The Convention has been working on water and adaptation to climate change since 2006, following its Parties’ recognition that work on adaptation to climate would become one of the main challenges for transboundary water cooperation. As both water and climate change do not respect borders, this adds an international dimension to climate change adaptation that can have obvious security implications: namely, a growing potential for conflict arising from competition over dwindling water resources and the risk of countries taking unilateral measures with possible negative effects on riparian countries. Transboundary cooperation is therefore necessary to prevent negative impacts of unilateral measures and to support the coordination of adaptation measures at the river-basin level. Past work under the Convention should culminate with the adoption of the Guidance on Water and Adaptation to Climate Change by the Meeting of the Parties. The Guidance is the first document of its kind to focus on the transboundary setting. Based on the concept of integrated water resources management, the Guidance provides advice to decision makers and water managers on how to assess impacts of climate change on water quantity and quality, how to perform risk assessment, including health risk assessment, how to gauge vulnerability, and how to design and implement appropriate adaptation strategies. The Meeting of the Parties will also discuss further work in this area to support implementation of the Guidance and to increase adaptive capacity in transboundary basins, in particular through projects on the ground.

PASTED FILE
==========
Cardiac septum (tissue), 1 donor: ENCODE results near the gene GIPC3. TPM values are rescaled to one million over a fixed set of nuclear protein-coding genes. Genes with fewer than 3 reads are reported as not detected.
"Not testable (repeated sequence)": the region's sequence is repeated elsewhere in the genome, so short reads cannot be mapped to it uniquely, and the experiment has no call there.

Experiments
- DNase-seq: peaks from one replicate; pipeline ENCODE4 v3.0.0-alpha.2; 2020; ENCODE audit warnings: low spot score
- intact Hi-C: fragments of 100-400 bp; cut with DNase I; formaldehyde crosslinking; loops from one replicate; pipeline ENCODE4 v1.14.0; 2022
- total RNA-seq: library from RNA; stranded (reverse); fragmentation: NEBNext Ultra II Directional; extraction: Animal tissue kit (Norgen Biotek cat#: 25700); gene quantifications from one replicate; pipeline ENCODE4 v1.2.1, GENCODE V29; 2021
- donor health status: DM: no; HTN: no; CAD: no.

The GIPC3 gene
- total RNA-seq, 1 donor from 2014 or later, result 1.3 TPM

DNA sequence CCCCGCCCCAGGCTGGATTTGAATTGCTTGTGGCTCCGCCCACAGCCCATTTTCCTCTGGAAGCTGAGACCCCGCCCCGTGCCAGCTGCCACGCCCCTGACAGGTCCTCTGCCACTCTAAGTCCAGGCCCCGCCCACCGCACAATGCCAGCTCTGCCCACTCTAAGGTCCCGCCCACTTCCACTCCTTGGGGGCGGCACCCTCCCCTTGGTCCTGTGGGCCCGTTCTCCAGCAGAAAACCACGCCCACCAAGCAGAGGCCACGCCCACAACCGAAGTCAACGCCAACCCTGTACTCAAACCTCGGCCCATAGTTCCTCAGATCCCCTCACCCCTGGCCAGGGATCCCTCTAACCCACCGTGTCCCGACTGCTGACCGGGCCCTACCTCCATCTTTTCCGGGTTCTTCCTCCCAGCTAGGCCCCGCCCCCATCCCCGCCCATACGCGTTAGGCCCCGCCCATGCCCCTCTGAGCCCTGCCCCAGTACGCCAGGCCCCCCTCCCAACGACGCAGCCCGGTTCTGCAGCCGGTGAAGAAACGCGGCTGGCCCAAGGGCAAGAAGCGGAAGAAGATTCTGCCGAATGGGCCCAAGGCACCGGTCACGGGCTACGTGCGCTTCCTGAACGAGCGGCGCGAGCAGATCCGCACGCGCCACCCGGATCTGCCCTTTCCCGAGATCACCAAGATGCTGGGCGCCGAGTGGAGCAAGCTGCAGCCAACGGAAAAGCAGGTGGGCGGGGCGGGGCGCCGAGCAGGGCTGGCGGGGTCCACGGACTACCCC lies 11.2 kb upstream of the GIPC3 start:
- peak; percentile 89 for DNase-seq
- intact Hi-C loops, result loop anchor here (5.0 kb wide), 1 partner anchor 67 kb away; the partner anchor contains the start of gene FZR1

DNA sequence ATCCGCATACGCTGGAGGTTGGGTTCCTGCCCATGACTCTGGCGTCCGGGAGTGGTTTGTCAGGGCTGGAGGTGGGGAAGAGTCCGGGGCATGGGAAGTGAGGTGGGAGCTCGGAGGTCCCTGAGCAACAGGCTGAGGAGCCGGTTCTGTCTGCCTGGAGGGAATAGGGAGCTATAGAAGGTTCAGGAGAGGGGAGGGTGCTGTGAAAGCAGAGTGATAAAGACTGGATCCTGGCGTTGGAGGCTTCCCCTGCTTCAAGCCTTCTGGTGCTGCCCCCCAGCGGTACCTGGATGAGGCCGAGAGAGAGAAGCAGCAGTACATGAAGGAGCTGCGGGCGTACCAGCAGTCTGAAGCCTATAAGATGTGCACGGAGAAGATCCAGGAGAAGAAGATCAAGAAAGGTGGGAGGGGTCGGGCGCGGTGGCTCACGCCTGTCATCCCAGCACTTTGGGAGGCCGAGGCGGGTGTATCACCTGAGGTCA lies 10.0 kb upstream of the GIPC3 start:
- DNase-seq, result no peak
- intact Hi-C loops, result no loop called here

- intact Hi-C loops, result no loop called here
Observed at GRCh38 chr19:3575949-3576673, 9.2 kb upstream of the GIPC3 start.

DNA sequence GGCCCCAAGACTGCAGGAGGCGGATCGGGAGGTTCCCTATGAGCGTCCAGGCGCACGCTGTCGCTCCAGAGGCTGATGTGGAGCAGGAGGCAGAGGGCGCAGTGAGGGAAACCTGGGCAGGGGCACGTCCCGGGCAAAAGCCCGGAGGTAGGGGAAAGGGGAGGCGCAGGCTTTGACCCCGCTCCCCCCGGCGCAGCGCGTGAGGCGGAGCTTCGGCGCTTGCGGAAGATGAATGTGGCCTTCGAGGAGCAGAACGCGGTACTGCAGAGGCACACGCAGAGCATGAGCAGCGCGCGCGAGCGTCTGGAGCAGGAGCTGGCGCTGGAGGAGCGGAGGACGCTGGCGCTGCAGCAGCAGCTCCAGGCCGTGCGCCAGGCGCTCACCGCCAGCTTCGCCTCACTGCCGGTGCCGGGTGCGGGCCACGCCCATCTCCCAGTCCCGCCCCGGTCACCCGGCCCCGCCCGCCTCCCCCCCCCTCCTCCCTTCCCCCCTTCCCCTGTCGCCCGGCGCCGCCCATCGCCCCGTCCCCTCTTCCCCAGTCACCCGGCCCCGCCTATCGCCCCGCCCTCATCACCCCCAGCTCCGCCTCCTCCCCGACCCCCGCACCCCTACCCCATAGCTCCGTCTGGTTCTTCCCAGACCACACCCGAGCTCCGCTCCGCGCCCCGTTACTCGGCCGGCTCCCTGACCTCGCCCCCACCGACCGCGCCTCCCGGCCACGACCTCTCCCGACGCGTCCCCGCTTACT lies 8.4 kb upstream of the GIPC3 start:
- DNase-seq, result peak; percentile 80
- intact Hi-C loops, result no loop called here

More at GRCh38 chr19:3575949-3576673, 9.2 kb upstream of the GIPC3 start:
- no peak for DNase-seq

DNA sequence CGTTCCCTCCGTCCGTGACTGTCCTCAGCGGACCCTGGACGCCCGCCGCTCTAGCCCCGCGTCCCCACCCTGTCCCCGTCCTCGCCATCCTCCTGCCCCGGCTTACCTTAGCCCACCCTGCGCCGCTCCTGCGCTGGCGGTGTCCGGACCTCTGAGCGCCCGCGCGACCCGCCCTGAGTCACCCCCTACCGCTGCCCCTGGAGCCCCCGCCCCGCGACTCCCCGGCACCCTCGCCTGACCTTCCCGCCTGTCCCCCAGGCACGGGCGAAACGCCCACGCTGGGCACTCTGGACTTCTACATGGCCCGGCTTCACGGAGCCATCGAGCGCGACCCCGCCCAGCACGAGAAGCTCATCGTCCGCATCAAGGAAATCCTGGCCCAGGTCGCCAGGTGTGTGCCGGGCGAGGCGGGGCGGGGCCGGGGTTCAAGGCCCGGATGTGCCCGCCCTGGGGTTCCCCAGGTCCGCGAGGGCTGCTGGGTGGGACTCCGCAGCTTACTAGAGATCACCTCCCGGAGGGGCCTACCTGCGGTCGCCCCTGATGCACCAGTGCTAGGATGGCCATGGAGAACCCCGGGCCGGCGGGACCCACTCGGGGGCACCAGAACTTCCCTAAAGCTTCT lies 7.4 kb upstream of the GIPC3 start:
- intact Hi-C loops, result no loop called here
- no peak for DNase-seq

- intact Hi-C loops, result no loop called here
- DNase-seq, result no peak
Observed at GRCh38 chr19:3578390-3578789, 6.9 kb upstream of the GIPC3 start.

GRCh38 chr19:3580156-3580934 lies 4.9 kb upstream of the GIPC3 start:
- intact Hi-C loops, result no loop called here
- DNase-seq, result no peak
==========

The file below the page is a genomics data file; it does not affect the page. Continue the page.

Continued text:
For the first time, the Meeting of the Parties will include a High-Level Segment focusing on transboundary water cooperation in Central Asia and the role of the Convention. Efficient and sustainable management of water resources and related energy issues in Central Asian countries are highly important for political, economic and environmental cooperation in this sub-region. However, the institutional and legal frameworks for water resources management established in the early nineties face difficulties in addressing the growing differences over water release regimes and water distribution. The High-Level segment will allow participants to discuss the needs of Central Asian countries with regard to transboundary water cooperation and sustainable management of water resources and discuss the role that the permanent cooperation under the Convention can play in meeting those needs. Parties to the Convention and other participants will share their knowledge in implementing the Convention and demonstrate how the Convention serves as a valuable instrument for both upstream and downstream riparians.

A number of side events will also be organized allowing an in-depth discussion on important experiences and tools in Convention implementation, such as the experience gained by European river commissions, the EU Water Initiative National Policy Dialogues in Eastern Europe, Caucasus and Central Asia, the Environment and Security Initiative and the Petersberg II/ Athens Declaration Process.

The meeting is open to country representatives from the UNECE region and from the rest of the world, representatives of NGOs and international organizations. For more information visit: http://www.unece.org/env/water/mop5.htm